You can listen to my painstakingly-crafted Power Ballads playlist on Spotify here. (It’s not exhaustive, but nonetheless hits most of my personal favourite specimens of songsmithery.)

But enough of all this faff! Let’s get down to this ridiculously tricky and highly contentious business of my top 10 Power Ballads of all time.  Happy to field outraged disagreements in the comments, but let’s keep this civil shall we?

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Reflections on the ‘rapture’ that never was

It has taken me somewhat by surprise just how much media coverage 89-year-old Harold Camping has generated this week with his bold assertion that the ‘Rapture’ was due this Saturday at 6pm. On the one hand, it’s not that surprising as we all enjoy the occasional crackpot conspiracy theory and that’s especially true in the secular media when said crackpot is a religious nutjob to boot. When the prediction fails to materialise, cue the calls to steer clear of such ‘faith-headed’ thinking and stick to the safer waters of reason and science. Well, so tweeted Prof. Brian Cox earlier this evening anyway.

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The Opportunities and Dangers of Twitter

As many are no doubt aware, social networking site and procrastination centre par-excellence Twitter has recently celebrated it’s 5th birthday, which has unleashed a slew of reflections on the Twitter phenomenon and it’s growing influence in culture today. Comparisons with Facebook and the potential rivalry between the two are obvious and it will be interesting to observe how each adapts to get one over on the other in the months (I say months deliberately, such is is the pace of change here) to come.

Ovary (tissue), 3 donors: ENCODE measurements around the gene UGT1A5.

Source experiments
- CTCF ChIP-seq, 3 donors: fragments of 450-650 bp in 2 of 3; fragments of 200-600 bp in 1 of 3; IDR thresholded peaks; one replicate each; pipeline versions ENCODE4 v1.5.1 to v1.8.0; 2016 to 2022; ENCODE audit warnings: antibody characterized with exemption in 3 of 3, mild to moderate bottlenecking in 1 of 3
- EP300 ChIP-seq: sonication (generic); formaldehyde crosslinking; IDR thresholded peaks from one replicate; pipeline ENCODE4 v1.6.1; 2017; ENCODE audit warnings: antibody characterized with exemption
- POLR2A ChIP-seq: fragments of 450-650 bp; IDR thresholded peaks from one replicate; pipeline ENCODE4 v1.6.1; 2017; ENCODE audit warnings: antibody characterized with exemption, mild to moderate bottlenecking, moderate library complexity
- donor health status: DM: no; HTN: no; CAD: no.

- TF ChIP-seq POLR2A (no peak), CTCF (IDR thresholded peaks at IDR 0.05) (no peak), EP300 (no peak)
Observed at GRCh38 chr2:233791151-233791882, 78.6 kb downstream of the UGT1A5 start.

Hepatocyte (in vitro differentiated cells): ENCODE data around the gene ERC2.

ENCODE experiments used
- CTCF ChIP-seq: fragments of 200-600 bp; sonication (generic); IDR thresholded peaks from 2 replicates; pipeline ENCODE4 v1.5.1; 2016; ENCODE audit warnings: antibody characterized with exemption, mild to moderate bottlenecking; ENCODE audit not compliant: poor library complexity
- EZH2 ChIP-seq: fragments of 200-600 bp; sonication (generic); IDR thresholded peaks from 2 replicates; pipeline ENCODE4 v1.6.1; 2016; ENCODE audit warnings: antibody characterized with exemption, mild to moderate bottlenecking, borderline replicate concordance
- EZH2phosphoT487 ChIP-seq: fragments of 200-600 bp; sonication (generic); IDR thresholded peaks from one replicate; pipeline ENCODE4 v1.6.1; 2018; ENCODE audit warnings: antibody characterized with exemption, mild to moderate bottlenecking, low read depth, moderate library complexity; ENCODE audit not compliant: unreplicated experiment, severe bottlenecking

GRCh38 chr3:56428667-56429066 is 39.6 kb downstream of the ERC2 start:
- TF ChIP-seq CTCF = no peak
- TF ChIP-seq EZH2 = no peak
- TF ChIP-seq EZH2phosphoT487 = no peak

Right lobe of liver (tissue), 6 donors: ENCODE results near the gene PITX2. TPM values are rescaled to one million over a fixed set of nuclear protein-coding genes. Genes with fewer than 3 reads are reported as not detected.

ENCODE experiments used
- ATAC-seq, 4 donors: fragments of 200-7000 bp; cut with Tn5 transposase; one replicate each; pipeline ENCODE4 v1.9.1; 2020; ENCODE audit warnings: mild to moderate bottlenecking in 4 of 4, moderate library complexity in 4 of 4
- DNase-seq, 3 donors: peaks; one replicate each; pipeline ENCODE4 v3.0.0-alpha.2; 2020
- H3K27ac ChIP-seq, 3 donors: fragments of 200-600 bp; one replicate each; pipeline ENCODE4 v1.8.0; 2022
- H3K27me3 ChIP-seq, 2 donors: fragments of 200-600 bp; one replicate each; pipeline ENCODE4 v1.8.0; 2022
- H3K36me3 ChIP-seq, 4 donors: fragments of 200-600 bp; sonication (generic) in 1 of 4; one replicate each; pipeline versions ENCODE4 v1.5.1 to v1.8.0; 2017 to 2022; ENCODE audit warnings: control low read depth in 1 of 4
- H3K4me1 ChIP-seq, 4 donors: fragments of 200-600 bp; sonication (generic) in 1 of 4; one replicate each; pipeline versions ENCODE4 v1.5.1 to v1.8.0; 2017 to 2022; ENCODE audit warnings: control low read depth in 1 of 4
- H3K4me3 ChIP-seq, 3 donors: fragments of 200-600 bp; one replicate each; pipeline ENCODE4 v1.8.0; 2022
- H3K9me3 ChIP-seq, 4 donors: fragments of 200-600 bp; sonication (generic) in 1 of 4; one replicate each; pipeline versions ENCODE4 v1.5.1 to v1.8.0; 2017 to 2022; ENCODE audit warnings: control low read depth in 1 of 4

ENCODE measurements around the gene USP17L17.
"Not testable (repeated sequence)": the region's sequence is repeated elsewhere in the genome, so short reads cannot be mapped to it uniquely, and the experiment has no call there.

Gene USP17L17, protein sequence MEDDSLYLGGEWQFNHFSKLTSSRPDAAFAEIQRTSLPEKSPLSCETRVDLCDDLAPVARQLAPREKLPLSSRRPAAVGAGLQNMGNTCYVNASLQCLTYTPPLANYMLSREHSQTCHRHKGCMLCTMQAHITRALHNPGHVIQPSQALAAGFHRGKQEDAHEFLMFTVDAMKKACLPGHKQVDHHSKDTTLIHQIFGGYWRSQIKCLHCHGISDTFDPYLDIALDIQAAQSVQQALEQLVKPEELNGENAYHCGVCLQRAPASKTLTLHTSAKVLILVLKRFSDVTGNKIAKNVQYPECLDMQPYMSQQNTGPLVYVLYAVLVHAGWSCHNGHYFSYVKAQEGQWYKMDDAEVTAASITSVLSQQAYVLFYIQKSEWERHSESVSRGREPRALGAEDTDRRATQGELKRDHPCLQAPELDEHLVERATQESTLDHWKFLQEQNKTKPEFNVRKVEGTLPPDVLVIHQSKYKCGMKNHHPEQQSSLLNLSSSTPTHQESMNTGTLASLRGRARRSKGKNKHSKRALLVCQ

However, my purpose here is to offer up a few musings of my own on my experience of Twitter so far, particularly looking at it through the lens of how I, as a Christian, am using it and what benefits and pitfalls it may have for God’s people as they get involved in it.

I was particularly prompted to write this post by the furore surrounding the release of the promo video for Rob Bell’s ‘Love Wins’ back in February, which saw ‘Rob Bell’ trending worldwide and prompted an avalanche of tweets, blogs and reviews that is still rolling along even now. I think what struck me was that it was the first time I’d fully realised, ‘Wow, there’s a whole load of Christians on Twitter.’ Indeed, as Martin Saunders notes in his article on Twitter for Christianity magazine, “For once, Christians have been at the forefront of engaging with Twitter.” So much for the usual line that the church lags about 15 years behind the rest of the culture (this is no doubt true of many churches as regards the internet, but then that’s true of many people outside the church too).  This fact undoubtedly brings with it many opportunities for Christians and Christian organisations, but there are a number of pitfalls as well that we must be wary of. Continue reading